The Hippo


Apr 19, 2014








Sticks in a stream
Bring Internet content to your TV fast and cheap

By John Andrews

There’s no shortage of ways to get Internet video content flowing to the television in your living room. If you shamefully didn’t buy some variety of smart TV with connectivity and apps and all built right in, you can connect with a video game console, Blu-ray player, or any one of several set-top boxes loaded with nothing but video streaming services.
But all that is so cumbersome, isn’t it? Smart TVs cost a lot, and other options have cabling and take up space in your entertainment center. Wouldn’t it be nice to have a complete, compact piece of hardware that just plugs into your television?
By now you should know how this goes: yeah, they’re everywhere.
Roku Streaming Stick: This little purple wonder is about the size of a (large) USB flash drive, only instead of a USB plug, it has an HDMI connector on it. Plug it into any “Roku Ready” HDTV and voila, your dumb television just got a whole lot smarter. You might be familiar with line of Roku’s set-top boxes, which stream content from more than 500 channels, including the biggies like Netflix, Hulu Plus and Amazon. Your television remote controls the Streaming Stick.
So what’s “Roku Ready”? It’s branding that means at least one HDMI port on your HDTV is really an MHL port, which provides power as well as picture, audio, and control data. It’s a pretty new standard, so this is more for future-proofing a new TV purchase than converting an older HDTV without MHL ports. It’s coming out sometime in October.
Now, if you want a more full-fledged PC experience, you have a couple more choices.
FAVI SmartStick: It’s white, not purple, but otherwise looks pretty much the same as the Roku Streaming Stick. Inside, though, is a full Android operating system. It comes with version 4.0, also known as Ice Cream Sandwich, pre-installed, so it includes a Web browser. If you don’t like the stock apps, you can install anything you want from the Google Play app marketplace. Attach external USB storage or insert a microSD card and it can play movies and music from there, too. It even supports the DLNA standard, so it can stream media from your computer as well.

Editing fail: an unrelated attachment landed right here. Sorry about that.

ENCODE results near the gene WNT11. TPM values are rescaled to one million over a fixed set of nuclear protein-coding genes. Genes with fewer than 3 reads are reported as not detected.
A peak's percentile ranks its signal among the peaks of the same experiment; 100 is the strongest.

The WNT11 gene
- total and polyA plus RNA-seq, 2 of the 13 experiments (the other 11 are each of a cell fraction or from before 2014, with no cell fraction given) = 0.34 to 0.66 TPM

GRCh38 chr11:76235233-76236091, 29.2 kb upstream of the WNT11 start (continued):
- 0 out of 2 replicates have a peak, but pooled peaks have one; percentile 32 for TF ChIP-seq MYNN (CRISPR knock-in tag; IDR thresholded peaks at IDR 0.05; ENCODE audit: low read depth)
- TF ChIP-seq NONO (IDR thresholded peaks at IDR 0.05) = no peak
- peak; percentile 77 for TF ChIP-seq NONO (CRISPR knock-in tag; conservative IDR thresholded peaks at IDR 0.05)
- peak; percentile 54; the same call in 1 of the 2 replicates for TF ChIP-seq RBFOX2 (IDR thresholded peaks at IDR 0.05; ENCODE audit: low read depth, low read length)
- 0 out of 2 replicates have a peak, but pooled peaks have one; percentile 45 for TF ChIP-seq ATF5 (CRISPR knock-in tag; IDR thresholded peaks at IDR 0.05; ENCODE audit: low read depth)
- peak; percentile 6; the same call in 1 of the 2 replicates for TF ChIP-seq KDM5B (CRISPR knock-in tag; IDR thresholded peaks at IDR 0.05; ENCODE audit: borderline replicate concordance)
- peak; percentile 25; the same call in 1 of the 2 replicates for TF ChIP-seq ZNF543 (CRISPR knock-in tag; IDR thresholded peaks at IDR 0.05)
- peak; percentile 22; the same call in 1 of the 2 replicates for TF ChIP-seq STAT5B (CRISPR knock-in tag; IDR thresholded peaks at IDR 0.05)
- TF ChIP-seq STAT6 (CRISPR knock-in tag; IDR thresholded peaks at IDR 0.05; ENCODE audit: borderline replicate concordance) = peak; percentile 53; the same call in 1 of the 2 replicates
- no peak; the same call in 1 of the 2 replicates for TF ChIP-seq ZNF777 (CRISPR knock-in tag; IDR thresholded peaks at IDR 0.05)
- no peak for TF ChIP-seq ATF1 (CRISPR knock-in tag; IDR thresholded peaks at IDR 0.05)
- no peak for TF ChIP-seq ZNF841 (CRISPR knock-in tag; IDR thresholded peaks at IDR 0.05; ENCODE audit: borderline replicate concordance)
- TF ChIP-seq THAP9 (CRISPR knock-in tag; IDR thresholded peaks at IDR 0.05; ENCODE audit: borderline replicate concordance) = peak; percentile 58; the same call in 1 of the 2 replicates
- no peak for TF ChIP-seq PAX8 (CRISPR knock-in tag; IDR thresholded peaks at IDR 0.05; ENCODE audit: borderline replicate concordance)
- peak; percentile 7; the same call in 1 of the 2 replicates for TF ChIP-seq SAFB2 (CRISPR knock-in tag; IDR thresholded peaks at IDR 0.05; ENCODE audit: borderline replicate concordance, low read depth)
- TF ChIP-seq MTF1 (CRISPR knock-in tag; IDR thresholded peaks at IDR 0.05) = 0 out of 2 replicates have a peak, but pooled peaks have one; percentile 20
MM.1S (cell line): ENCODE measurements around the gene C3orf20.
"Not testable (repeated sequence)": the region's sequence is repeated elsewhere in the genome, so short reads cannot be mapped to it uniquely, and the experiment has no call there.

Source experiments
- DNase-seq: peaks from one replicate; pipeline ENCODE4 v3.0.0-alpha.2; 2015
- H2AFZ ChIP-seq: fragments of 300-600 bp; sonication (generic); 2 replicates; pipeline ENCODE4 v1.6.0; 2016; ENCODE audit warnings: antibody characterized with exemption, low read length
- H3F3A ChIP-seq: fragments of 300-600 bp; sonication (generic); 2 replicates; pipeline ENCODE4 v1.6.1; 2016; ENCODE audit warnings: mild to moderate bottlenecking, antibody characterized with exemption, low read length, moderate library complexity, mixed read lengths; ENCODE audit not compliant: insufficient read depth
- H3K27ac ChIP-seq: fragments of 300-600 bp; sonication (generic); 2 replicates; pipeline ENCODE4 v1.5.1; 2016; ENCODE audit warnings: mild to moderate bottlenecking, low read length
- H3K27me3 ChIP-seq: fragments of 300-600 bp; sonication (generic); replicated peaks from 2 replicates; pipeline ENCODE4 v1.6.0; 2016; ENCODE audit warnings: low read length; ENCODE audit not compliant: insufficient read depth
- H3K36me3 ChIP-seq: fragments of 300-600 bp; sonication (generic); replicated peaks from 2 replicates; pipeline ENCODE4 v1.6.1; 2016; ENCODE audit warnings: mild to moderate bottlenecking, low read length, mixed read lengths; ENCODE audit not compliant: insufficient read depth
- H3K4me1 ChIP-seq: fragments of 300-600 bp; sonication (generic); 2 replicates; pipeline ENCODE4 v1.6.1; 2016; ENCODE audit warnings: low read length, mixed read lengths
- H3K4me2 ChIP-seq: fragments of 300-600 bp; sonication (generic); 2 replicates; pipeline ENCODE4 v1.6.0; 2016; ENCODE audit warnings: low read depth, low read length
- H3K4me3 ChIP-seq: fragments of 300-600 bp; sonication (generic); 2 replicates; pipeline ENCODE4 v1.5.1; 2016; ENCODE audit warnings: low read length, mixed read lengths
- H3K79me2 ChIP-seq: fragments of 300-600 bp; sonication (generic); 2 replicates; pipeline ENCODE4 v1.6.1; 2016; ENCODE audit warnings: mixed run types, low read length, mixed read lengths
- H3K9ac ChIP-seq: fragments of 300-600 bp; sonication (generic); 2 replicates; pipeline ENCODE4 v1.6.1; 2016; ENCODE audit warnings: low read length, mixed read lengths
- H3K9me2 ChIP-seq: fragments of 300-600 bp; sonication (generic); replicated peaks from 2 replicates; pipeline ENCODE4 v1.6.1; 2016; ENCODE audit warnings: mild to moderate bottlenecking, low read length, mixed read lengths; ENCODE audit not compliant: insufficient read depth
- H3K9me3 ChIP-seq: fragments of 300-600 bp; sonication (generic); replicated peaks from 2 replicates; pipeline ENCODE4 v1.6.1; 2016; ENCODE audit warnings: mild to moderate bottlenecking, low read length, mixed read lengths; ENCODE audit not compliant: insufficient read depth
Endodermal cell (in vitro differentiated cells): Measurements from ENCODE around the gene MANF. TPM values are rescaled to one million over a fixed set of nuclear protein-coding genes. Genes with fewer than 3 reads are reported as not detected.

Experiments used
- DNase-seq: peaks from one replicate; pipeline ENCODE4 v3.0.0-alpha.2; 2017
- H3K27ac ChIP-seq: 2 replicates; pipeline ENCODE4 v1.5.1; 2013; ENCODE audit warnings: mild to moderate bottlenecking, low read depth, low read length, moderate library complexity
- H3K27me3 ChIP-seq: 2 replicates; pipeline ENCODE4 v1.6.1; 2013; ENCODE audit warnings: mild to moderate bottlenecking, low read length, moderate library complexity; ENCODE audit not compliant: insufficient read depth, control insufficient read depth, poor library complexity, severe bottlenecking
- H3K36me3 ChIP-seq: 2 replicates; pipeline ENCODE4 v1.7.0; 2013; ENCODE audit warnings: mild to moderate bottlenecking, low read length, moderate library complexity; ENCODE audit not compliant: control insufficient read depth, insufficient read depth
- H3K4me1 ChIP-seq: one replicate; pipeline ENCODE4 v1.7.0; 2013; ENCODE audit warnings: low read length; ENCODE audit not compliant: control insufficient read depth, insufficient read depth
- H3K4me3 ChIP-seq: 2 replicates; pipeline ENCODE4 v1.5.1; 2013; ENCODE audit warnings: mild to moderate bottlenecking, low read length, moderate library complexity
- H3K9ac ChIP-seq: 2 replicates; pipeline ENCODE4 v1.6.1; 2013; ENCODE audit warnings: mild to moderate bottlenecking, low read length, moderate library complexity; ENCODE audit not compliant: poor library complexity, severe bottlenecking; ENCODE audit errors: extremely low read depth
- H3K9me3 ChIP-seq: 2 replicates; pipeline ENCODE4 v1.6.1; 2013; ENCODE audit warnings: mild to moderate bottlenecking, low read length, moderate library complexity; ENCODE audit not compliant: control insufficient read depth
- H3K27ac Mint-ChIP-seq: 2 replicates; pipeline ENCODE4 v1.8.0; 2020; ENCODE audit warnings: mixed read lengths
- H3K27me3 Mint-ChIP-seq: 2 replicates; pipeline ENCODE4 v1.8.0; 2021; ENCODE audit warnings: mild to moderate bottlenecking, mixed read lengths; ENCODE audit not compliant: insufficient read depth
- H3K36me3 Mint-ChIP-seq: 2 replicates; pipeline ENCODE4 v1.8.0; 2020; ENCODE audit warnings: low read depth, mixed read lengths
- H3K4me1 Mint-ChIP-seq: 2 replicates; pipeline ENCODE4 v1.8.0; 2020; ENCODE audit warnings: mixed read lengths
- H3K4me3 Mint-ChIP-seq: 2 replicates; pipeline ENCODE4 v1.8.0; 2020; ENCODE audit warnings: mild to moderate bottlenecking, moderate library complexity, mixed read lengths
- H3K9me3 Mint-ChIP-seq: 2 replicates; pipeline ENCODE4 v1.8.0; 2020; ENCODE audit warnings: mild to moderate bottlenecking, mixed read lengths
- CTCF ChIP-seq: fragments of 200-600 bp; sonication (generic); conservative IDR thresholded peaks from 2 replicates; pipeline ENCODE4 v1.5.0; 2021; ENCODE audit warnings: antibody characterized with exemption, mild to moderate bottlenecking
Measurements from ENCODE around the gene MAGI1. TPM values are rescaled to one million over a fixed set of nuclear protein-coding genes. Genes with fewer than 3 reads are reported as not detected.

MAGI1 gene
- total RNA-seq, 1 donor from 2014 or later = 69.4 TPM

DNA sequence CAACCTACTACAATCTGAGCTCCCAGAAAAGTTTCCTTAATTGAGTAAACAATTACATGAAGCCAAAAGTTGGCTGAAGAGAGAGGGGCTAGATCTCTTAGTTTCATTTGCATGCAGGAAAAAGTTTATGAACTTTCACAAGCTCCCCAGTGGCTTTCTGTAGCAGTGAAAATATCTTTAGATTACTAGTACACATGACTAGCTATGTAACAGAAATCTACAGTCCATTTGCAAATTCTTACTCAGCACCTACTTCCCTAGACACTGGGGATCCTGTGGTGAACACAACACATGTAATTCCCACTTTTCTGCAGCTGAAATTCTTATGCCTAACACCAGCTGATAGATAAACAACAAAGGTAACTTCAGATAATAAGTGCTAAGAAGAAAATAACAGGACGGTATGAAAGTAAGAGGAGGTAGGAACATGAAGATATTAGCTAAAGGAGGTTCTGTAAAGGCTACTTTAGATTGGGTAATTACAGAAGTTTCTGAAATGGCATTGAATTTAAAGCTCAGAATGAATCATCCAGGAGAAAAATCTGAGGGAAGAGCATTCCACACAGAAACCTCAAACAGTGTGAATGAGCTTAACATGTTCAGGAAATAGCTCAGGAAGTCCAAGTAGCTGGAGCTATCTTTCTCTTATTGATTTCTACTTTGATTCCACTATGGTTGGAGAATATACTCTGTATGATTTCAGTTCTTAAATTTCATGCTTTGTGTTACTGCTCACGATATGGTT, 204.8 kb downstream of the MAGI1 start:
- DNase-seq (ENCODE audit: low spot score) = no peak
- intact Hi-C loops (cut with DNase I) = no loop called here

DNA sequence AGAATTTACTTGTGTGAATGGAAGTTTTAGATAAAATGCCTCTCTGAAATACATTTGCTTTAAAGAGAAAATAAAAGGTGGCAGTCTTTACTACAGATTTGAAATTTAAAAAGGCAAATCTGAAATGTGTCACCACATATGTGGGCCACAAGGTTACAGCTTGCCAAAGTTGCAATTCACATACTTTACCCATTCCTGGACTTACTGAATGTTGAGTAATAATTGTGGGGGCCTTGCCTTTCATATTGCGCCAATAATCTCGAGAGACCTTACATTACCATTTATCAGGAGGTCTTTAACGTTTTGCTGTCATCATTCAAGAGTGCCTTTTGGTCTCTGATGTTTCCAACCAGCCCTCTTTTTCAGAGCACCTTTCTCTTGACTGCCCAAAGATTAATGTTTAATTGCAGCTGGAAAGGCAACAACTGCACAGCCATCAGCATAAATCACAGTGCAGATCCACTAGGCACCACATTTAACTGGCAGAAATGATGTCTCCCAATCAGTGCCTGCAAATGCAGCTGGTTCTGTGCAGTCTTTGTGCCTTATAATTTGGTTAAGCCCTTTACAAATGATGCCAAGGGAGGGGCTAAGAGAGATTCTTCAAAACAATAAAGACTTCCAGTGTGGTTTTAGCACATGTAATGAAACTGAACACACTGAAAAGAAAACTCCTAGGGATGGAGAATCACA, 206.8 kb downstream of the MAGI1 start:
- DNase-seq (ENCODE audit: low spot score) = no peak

Even better, you can use the SmartStick on HDTVs without that newfangled MHL port. All you need is a regular HDMI port and a USB port to supply power. Well, and a mouse and keyboard, which FAVI will happily sell you. They’re taking pre-orders now, and SmartSticks start at just $49.
Miniand Tech MK802: Pretty much everything about the FAVI SmartStick applies here, except the MK802 does require a cable to plug into an HDMI port rather than clicking right in. Just a slightly different hardware design; still accepts USB and microSD storage, still comes with Ice Cream Sandwich, still needs just a USB port for power. It costs a little more, $74, but that’s good right now, not as a pre-order.
In fact, if you search around on Chinese wholesale sites, you can find a lot of similar hardware. The ones detailed here actually have their own Web sites, so I’m inclined to trust them a little bit more. Emerging tech often comes from companies just outside the mainstream, so as always, proceed at your own risk.
Stick my username in and follow @CitizenjaQ on Twitter.

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